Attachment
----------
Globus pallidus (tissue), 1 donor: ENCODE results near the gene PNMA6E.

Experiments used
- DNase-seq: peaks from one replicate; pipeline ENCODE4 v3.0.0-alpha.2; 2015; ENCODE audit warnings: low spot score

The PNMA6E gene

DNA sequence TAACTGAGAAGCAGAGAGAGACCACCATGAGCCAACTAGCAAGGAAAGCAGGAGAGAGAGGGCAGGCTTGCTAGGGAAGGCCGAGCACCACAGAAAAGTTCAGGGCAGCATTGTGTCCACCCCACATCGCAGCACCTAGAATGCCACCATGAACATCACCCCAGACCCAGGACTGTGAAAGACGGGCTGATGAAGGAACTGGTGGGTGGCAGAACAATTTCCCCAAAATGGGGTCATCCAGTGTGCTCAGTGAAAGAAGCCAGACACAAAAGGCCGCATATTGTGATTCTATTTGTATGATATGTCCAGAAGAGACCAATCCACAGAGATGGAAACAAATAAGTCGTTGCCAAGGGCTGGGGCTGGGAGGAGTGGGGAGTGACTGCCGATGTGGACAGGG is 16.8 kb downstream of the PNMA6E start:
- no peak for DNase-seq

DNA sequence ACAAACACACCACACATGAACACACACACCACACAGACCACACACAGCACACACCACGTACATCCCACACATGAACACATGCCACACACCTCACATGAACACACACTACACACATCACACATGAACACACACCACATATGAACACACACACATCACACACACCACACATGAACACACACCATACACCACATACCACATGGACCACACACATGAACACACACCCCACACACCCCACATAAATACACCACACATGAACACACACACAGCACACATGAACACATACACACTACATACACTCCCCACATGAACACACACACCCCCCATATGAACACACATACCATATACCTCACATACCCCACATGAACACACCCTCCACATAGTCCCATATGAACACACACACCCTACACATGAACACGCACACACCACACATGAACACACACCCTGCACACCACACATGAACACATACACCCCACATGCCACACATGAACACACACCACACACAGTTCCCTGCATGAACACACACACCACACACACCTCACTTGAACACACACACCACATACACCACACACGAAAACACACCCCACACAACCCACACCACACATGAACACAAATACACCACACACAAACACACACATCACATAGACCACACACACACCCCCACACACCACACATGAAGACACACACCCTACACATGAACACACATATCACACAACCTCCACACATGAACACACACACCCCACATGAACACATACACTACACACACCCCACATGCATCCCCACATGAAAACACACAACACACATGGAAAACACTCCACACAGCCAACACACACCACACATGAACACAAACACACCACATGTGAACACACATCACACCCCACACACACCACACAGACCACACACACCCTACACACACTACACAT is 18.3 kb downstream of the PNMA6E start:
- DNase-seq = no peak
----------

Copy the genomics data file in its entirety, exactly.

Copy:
Globus pallidus (tissue), 1 donor: ENCODE results near the gene PNMA6E.

Experiments used
- DNase-seq: peaks from one replicate; pipeline ENCODE4 v3.0.0-alpha.2; 2015; ENCODE audit warnings: low spot score

The PNMA6E gene

DNA sequence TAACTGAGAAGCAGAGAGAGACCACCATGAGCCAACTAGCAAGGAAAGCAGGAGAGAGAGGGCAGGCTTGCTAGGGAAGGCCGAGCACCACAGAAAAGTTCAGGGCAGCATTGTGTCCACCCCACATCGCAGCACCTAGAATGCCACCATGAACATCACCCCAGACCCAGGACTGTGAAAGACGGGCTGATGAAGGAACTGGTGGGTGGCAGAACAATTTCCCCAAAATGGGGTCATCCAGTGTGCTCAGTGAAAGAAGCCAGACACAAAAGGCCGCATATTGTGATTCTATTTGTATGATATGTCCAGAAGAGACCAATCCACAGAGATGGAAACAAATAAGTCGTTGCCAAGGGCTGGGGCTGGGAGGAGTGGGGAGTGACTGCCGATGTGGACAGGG is 16.8 kb downstream of the PNMA6E start:
- no peak for DNase-seq

DNA sequence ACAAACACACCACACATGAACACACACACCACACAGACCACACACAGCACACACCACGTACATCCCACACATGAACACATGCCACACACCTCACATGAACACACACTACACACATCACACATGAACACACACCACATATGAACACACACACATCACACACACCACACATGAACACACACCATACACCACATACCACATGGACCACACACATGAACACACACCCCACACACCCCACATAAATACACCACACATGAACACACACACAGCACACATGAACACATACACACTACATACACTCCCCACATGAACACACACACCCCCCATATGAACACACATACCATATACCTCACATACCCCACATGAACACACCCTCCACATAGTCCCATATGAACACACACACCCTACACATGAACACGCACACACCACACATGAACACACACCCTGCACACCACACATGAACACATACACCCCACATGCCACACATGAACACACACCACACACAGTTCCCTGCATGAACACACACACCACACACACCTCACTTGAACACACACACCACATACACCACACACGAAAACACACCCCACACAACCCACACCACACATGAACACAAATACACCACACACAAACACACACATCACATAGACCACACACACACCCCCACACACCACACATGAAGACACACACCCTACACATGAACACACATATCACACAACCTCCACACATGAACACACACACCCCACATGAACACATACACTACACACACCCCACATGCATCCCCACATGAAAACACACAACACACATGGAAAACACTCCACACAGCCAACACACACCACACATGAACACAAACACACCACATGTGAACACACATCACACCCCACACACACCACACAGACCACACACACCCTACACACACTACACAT is 18.3 kb downstream of the PNMA6E start:
- DNase-seq = no peak